Structure drawn up by South African architect Counterspace
This summer’s Serpentine Pavilion commission will open this Friday after it was extended to two years for the first time in its history because of the coronavirus lockdown.
South African architects Counterspace has drawn up the plans for the pavilion which was officially unveiled today.
Counterspace was picked to design the 20th Serpentine Pavilion in February last year when the three directors – all born in 1990 – were hailed as the youngest to receive the prestigious commission.
At the time of last year’s postponement, lead architect Sumayya Vally described this year’s build as “Pavilion 20 plus 1”.
Vally, Sarah de Villiers and Amina Kaskar, said they wanted to engage with London well beyond the railings of Kensington Gardens and announced they would hold events in parts of London known for their immigrant and peripheral communities – and then bring back items from those neighbourhoods to aid the construction.
The pavilion is said to reference the architecture of markets, restaurants, places of worship, bookshops and local cultural institutions that are important to diasporic and cross-cultural communities in neighbourhoods including Brixton, Hoxton, Hackney, Tower Hamlets, Edgware Road, Barking and Dagenham, Peckham and Notting Hill.
Engineer Aecom has again been working on the scheme along with North Yorkshire contractor Stage One and consultant David Glover, a former chief executive of Aecom and Arup director who now runs High Wycombe firm SPS Technology.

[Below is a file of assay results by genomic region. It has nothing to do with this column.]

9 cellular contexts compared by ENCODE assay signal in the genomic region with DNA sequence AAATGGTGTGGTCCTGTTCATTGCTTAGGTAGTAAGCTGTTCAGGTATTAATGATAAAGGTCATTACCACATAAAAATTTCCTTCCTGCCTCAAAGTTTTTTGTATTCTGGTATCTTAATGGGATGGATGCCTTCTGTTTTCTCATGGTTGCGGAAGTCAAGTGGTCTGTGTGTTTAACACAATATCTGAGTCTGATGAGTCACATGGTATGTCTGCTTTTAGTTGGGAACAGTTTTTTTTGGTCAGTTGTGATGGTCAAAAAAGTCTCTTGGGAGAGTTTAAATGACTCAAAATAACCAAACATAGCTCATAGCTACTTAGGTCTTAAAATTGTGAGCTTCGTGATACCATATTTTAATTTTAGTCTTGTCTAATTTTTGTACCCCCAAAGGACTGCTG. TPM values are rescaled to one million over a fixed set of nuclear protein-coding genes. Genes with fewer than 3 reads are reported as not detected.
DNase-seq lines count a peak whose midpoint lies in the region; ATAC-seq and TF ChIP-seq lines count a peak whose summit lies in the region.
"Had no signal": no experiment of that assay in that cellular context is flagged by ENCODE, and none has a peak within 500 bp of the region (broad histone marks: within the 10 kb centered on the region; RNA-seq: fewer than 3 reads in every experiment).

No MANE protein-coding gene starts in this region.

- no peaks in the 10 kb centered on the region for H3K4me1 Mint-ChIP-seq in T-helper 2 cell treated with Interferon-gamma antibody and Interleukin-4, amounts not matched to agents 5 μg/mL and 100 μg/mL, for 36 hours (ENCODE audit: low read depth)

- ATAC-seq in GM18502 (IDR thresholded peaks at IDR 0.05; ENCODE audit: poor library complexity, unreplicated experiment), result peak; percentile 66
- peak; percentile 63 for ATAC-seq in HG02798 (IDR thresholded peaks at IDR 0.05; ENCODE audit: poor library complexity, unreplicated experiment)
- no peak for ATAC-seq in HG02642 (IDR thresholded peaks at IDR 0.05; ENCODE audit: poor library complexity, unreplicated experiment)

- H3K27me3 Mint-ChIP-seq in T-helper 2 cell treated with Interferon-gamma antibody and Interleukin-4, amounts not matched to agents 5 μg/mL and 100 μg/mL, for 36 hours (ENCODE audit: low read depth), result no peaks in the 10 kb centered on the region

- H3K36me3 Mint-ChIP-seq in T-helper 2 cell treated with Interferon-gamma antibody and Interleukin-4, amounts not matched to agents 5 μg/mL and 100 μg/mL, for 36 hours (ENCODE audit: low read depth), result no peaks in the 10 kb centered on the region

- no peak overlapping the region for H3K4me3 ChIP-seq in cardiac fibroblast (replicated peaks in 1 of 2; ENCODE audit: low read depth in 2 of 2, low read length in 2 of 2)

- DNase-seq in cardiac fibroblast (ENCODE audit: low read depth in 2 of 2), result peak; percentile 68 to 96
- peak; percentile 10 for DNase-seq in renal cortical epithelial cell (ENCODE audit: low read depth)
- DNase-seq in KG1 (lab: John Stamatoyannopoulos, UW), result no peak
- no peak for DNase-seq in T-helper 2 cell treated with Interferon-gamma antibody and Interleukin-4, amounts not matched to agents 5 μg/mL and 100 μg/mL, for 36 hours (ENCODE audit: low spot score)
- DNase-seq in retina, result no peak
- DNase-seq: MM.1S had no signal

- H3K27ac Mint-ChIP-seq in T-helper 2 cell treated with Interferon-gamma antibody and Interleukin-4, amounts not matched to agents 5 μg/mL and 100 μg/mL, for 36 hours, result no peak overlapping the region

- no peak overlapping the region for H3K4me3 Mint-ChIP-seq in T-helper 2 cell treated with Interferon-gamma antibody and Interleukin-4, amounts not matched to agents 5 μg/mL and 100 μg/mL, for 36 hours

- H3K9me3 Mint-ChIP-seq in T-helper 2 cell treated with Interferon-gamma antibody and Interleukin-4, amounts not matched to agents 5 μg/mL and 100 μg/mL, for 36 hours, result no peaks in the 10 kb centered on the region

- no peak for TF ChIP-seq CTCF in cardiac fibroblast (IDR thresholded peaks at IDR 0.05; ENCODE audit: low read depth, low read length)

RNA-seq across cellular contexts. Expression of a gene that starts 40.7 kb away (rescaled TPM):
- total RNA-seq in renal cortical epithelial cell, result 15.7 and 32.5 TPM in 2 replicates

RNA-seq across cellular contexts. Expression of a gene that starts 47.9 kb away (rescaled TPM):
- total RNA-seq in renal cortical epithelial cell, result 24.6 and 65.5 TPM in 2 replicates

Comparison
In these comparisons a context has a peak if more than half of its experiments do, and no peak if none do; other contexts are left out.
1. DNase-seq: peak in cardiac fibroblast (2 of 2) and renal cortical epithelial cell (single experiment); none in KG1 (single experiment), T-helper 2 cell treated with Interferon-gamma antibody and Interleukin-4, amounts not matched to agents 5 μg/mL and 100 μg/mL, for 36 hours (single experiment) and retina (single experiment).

Aecom senior engineer Madalina Taylor said: “Typically, the success of the pavilion is reliant on perhaps two or three key details, but the intricacies of Counterspace’s Pavilion includes hundreds of different design features, which required us to create a lot of bespoke details.”
The pavilion is constructed using a range of reused and repurposed materials with the primary structure made entirely from steelwork salvaged from other projects.
The structure was prefabricated off site at Stage One’s yard at Tockwith with wine corks and waste cement from marble production used in the cladding.
At more than six metres high the structure is one of the tallest pavilions in recent years and with a footprint of approximately 350m2, it is also one of the largest.
The pavilion will remain open until 17 October. A programme of events will be held but the gallery said there would be no glitzy parties this year.
All pictures Iwan Baan